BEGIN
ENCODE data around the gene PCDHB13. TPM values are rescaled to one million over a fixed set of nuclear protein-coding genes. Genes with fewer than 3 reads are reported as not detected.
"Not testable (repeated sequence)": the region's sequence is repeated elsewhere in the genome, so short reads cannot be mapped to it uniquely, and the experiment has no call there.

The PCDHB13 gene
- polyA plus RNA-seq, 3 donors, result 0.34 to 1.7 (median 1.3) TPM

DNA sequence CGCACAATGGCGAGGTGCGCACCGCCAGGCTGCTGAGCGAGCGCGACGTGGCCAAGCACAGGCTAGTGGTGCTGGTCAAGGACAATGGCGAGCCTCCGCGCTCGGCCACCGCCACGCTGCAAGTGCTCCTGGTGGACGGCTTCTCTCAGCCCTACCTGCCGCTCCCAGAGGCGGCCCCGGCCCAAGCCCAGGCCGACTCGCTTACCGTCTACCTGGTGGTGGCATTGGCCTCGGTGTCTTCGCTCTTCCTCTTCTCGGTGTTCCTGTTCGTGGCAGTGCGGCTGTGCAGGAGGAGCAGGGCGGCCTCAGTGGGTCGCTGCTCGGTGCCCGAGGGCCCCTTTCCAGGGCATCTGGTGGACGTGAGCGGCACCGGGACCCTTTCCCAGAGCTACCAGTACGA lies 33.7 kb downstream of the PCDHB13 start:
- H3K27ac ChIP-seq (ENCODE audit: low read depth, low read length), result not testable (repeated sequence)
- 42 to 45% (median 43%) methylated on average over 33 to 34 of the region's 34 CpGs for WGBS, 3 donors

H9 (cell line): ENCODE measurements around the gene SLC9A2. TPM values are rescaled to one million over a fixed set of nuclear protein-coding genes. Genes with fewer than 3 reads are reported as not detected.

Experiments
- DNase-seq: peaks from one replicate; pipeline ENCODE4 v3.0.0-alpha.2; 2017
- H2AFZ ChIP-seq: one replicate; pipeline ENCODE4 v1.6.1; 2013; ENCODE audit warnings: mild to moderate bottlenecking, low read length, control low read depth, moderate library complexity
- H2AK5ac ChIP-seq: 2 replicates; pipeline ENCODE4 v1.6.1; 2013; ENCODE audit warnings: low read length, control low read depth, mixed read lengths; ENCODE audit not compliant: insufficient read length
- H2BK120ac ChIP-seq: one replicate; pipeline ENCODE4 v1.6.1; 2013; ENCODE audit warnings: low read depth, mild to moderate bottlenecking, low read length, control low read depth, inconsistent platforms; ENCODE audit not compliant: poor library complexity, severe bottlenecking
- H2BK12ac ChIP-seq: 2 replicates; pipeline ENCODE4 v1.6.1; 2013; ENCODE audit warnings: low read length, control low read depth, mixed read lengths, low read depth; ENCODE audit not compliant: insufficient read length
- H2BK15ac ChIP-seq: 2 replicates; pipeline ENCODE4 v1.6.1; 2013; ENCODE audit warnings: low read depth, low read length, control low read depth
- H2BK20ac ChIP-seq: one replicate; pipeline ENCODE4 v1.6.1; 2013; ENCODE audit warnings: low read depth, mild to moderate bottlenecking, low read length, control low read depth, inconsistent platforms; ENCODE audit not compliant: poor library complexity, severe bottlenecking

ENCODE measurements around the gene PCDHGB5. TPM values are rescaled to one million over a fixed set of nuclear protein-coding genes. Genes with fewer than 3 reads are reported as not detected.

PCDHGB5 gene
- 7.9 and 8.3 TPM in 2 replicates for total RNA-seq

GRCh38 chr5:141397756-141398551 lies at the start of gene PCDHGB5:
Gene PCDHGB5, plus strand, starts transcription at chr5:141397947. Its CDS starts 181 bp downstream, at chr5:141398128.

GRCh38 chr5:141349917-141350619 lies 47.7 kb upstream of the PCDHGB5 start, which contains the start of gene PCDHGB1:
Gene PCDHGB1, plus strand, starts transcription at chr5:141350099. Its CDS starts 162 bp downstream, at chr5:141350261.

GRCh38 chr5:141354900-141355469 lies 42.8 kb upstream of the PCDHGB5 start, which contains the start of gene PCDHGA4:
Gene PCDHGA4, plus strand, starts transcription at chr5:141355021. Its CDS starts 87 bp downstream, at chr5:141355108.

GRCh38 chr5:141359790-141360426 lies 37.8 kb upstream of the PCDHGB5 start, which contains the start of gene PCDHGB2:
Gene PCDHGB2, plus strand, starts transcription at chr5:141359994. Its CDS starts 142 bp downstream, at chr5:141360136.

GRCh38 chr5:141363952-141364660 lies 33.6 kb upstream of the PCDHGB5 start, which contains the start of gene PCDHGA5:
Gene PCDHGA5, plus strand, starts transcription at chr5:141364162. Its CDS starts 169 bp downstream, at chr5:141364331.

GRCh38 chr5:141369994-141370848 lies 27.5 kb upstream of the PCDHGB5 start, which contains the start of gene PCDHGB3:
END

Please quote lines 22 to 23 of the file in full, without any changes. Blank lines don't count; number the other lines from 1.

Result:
GRCh38 chr5:141349917-141350619 lies 47.7 kb upstream of the PCDHGB5 start, which contains the start of gene PCDHGB1:
Gene PCDHGB1, plus strand, starts transcription at chr5:141350099. Its CDS starts 162 bp downstream, at chr5:141350261.